Is it me …or is Montreal, Quebec, Canada becoming the new….
LOVE & SEX AND SOUL CAPITAL OF CANADA???
LaTour – People Are Still Having Sex
by SAMER ELATRASH
On a Saturday afternoon in January, students from several high schools in Montreal leave the offices of NDG community group Head and Hands, where they were taking instruction on becoming peer sex educators in their schools.
“It’s cool, and it’s non-judgmental,” says 16-year-old Joanna Bennet, while waiting for her mother to pick her up. “This is a good opportunity to learn about safe sex and to teach others about it.”
She is one of four students from Trafalgar, a private high school, who’ve signed up for the courses with Head and Hands. “A lot of people [have unsafe sex],” she says. “And they’re not thinking of the consequences, as if it’s nothing, like a handshake.”
U2 & B.B. King: When Love Comes To Town
Paul McCartney & U2- Live at Live8- Sgt. Peppers Lonely..
There are babies everywhere now!!!
AND THE BABIES ARE HAPPY
AND SMILING AND
BECAUSE THEIR MOTHERS
ARE BREASTFEEDING THEM….
(ok…..I added that last part in for effect.~Vaq)
Roberta Flack “The First Time Ever I Saw Your Face” (1969)
Johnny Cash – The first time ever I saw your face
Charles Jackson ` Passionate Breezes
YOU’RE MY LASTEST,GREATEST INSPIRATION – TEDDY PENDERGRASS (1981)
Cry Together – The O’Jays
Meli’sa Morgan – Do Me Baby
IT’S YOU THAT I NEED – ENCHANTMENT (1978)
Al Green “How can you mend a broken heart”
THAT’S THE WAY I FEEL ABOUT ‘CHA (Original Full-Length Album Version) – Bobby Womack
Tavares – That’s The Sound That Lonely Makes (1973)
Ann Peebles – It’s Your Thing
Since I Found My Baby – Cornelius Brothers & Sister Rose
Lady I Love You – O’Bryan
Freddie Jackson Me & Mrs Jones
Phyllis Hyman – What You Won’t Do For Love
I got all of these songs off of a compilation by EMI called HEART OF SOUL SERIES.
HEART OF SOUL SERIES PROJECT DIRECTION = BRUCE HARRIS
EXECUTIVE PRODUCER=BONNIE BARRETT
COMPILATION PRODUCED BY =LEO SACKS
MASTERED BY TOM RUFF @ SONY MUSIC STUDIOS, NY
ART DIRECTION = HENRY MARQUEZ/LU ANN GRAFFEO
PROJECT COORDINATOR =VIVIANA CHAN
DO YOU SEE WHAT WE CAN ACHIEVE WHEN ………
ARTISTS ARE IN CHARGE AND NOT SOME RANDOM GUYS IN SUITS TAKE THE HELM???
Lenny Kravitz “Are You Gonna Go My Way”
When Black people are free…
everyone is free.
did you notice that???
That 70’s Show: The Joker (HD)
The Steve Miller Band The Joker and lyrics
Steve Miller Band Live From Chicago Jet Airliner
Robin Thicke – Lost Without U
for some people having sex
or if you prefer
makes them feel alive
…not me Ma…..
I said some people…
SOME PEOPLE, Maaaaa;(
it make me feel dead MOM.
I wanted to become a Sexologist
I never had time for studying…
just time for PRACTICING…
ha! ha! ha!
I’LL BE HERE ALL WEEK… ~ Vaq
Keyshia Cole – I Should Have Cheated (With Lyrics)
Brandy – Long Distance
Mission Bells – Armistice – Béatrice Martin & Jay Malinowski (Official Video)
The horizon. Where things end, where things begin,
and the point where possibilities are limitless.
Inspired decision, then, that Juno Award-winning trio Bedouin Soundclash should choose to dub their latest collection of west-friendly, world-pop Light the Horizon. Inspired. And fitting. “This record is really looking forward,” says vocalist Jay Malinowski. “It’s from the point where we don’t have any baggage from the past. We’re just genuinely in the moment with this record, for the first time in a long time.” Soundclash co-founder and bassist Eon Sinclair agrees. “It’s a really optimistic and hopeful record,” he says. “That’s been said about some of the stuff we’ve done in the past, but this time we’re just feeling more self-assured and more confident in doing what it is that we do in Bedouin Soundclash. It’s positive and optimistic and forward-looking.”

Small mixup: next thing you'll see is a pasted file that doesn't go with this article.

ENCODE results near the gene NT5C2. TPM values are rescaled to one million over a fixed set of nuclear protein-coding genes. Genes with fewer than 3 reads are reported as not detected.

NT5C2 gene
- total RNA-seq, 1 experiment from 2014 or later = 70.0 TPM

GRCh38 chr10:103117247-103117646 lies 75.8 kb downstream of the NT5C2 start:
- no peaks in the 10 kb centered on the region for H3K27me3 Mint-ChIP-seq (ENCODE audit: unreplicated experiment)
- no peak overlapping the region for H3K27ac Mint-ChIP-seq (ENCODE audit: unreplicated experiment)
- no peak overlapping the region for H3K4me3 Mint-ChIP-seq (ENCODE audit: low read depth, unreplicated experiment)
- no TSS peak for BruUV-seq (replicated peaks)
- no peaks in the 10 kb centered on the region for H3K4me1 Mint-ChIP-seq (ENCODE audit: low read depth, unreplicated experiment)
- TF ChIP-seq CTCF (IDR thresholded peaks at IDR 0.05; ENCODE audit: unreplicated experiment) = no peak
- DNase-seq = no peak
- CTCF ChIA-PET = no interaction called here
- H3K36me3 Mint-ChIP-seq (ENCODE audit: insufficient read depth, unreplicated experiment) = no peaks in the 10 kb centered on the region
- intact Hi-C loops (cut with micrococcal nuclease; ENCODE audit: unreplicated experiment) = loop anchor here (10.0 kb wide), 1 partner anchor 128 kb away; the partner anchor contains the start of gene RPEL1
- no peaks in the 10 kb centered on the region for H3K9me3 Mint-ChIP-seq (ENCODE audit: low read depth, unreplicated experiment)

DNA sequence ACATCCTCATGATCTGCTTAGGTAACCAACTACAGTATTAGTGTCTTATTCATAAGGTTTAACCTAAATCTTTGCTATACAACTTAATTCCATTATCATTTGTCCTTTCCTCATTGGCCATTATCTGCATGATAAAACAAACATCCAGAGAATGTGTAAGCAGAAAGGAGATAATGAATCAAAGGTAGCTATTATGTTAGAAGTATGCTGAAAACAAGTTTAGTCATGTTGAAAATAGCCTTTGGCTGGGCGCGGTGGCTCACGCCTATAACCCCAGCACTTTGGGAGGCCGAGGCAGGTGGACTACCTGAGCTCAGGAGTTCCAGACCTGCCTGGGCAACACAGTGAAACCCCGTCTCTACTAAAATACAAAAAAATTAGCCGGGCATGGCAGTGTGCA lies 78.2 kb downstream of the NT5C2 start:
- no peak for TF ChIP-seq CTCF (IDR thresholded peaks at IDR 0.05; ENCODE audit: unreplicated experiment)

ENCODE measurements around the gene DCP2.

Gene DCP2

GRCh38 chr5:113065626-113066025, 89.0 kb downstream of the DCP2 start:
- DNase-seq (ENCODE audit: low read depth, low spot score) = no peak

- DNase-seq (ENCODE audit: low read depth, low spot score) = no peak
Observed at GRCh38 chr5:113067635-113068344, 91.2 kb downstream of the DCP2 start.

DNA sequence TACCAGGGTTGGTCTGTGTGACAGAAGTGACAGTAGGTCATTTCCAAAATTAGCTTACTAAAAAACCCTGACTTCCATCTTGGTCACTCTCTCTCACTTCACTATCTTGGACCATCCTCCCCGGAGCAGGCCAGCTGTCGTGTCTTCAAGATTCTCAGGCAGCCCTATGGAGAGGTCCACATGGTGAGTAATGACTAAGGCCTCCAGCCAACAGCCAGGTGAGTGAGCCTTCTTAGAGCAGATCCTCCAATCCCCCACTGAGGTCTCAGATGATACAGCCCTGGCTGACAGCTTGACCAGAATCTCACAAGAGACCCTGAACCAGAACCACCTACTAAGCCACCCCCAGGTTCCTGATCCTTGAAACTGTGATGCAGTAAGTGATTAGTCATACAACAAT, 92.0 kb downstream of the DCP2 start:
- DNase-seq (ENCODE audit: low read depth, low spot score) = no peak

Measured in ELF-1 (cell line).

Summoning the spirit of the May season in which it was recorded, Light the Horizon charts a new course for Bedouin Soundclash in 2010 — one that is awash with optimism, shimmering with possibilities and heralds the beginning of what could be the most defining chapter in the life of one of Canada’s finest and freshest musical entities. But, as with much in this life, before you know where you are and where you’re going it’s important to know the journey you’ve travelled. And the tale of Bedouin Soundclash has been filled with step after step of something special — from live shows that are as emotionally incendiary as they are monstrously entertaining to albums that have stoked the hearts and minds of thousands.
Forged from friendships made at Kingston’s Queen’s University a decade ago, the Toronto trio released its debut disc Root Fire in 2001. That album, and a steady diet of gigging, paved the way and planted the seed for their acclaimed sophomore release Sounding A Mosaic (2004), which caught critics’ and audience’s ears at home and abroad with its honest blend of pop, rock, punk and reggae. Propelled by the joyous, soul-slaking hit single, When the Night Feels My Song, the disc helped earn Bedouin its first Juno Award, for this nation’s Best New Artist. Follow up release, 2007’s Street Gospels, yielded hits such as Walls Fall Down and Until We Burn In the Sun (The Kids Just Want a Love Song), and only furthered the band’s reputation — earning Pop Album of the Year considerations at the Junos, and leading to international tours performing alongside acts such as No Doubt, Coldplay and Nine Inch Nails.
And here’s where the horizon began to cloud up ever so slightly for a band known for its overwhelming positivities and successes: The constant touring, the pressures, excesses and personal sacrifices that can accompany fame and acclaim began to weigh down on them, with tensions in the band resulting in the departure of drummer Pat Pengelly and a brief, but necessary hiatus for the rest of Bedouin. That time was put to good and positive use, though, founding the new indie label, Pirates Blend Records, with one of the first orders of business being to release a solo disc from Jay, the modestly, marvellously understated Bright Lights and Bruises. While the album allowed Jay to showcase a more acoustic and personal side of himself, the break itself offered him the time and space he needed to truly understand what Bedouin Soundclash meant to him and the possibilities that were now open. “Naturally it makes you appreciate what you have,” Jay says. “We all came back really being engaged to Bedouin and really seeing a future for it.”